Keywords: evaluation, generative adversarial networks, adversarial divergences
TL;DR: We argue that GAN benchmarks must require a large sample from the model to penalize memorization and investigate whether neural network divergences have this property.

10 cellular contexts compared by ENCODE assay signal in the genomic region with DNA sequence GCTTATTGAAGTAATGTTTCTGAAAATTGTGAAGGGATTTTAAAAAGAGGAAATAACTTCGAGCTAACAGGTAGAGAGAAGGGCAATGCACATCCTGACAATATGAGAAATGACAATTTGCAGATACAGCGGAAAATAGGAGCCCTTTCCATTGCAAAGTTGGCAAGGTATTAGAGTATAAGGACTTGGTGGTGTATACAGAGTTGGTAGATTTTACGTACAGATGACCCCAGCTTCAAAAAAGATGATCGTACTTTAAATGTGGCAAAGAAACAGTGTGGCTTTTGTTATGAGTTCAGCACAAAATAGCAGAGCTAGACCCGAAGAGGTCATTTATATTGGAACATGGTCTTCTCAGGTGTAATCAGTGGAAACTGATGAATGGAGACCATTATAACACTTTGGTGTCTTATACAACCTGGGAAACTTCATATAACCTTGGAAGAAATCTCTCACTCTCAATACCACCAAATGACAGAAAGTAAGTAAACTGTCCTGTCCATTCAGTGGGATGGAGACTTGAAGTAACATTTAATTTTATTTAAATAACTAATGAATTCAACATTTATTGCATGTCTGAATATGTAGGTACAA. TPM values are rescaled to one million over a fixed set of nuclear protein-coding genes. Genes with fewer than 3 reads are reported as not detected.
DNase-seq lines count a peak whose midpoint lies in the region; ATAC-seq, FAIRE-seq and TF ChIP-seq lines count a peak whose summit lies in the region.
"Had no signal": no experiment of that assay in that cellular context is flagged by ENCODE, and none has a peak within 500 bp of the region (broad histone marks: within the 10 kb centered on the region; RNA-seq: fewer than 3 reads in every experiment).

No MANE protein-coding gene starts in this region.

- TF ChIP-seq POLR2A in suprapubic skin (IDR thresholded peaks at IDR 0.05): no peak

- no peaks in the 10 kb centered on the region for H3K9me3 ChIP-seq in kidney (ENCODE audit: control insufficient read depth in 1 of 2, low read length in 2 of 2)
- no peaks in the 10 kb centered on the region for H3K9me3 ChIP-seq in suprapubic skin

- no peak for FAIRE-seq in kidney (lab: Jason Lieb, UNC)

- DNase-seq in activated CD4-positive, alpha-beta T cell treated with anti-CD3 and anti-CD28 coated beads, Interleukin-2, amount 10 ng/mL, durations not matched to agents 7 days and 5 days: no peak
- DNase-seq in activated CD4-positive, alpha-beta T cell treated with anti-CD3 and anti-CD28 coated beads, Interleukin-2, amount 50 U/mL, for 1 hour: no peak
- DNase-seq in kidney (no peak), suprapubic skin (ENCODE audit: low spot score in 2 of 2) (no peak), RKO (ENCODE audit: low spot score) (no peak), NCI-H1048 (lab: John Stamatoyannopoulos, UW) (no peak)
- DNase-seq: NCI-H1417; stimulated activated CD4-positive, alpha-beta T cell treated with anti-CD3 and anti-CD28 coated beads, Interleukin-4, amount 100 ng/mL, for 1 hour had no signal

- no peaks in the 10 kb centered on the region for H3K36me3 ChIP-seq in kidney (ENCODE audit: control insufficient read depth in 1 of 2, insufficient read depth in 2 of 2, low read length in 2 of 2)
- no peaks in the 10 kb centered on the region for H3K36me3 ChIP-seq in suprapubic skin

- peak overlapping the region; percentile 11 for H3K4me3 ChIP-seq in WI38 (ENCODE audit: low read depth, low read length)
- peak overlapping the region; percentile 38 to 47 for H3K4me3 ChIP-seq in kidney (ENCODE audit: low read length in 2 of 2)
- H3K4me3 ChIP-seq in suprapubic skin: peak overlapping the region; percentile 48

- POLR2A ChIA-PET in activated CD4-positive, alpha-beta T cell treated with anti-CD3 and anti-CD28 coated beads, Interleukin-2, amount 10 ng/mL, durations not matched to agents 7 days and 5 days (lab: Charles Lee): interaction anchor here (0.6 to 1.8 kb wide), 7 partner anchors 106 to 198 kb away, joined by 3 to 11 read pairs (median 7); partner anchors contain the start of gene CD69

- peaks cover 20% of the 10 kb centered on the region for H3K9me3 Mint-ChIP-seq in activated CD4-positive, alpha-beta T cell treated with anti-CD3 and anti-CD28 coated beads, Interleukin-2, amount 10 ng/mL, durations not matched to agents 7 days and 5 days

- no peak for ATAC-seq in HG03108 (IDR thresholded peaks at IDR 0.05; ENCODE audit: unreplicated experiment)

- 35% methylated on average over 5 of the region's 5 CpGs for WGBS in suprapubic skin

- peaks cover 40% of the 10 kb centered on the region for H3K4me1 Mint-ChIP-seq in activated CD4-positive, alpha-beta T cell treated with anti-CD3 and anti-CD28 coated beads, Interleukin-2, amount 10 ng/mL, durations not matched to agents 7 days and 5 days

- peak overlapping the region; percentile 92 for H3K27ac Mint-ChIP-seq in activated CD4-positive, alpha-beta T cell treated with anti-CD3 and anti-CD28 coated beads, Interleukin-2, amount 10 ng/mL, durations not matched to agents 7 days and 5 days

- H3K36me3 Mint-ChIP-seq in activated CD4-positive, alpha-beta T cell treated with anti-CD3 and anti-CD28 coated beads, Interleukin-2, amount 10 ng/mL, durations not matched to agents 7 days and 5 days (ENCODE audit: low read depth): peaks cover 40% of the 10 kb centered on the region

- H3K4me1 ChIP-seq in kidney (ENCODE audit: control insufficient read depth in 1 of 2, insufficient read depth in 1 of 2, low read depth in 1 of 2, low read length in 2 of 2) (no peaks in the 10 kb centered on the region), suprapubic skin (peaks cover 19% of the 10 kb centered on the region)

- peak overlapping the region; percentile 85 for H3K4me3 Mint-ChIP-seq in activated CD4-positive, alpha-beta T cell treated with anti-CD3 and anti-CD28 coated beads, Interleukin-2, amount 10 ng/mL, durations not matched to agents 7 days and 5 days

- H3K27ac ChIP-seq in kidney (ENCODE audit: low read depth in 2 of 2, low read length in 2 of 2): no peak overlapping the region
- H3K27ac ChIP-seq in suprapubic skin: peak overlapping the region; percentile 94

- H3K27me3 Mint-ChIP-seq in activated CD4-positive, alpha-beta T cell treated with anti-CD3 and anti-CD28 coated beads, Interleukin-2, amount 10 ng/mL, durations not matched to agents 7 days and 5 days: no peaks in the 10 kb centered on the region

Abstract: For many evaluation metrics commonly used as benchmarks for unconditional image generation, trivially memorizing the training set attains a better score than models which are considered state-of-the-art; we consider this problematic. We clarify a necessary condition for an evaluation metric not to behave this way: estimating the function must require a large sample from the model. In search of such a metric, we turn to neural network divergences (NNDs), which are defined in terms of a neural network trained to distinguish between distributions. The resulting benchmarks cannot be ``won'' by training set memorization, while still being perceptually correlated and computable only from samples. We survey past work on using NNDs for evaluation, implement an example black-box metric based on these ideas, and validate experimentally that it can measure a notion of generalization.
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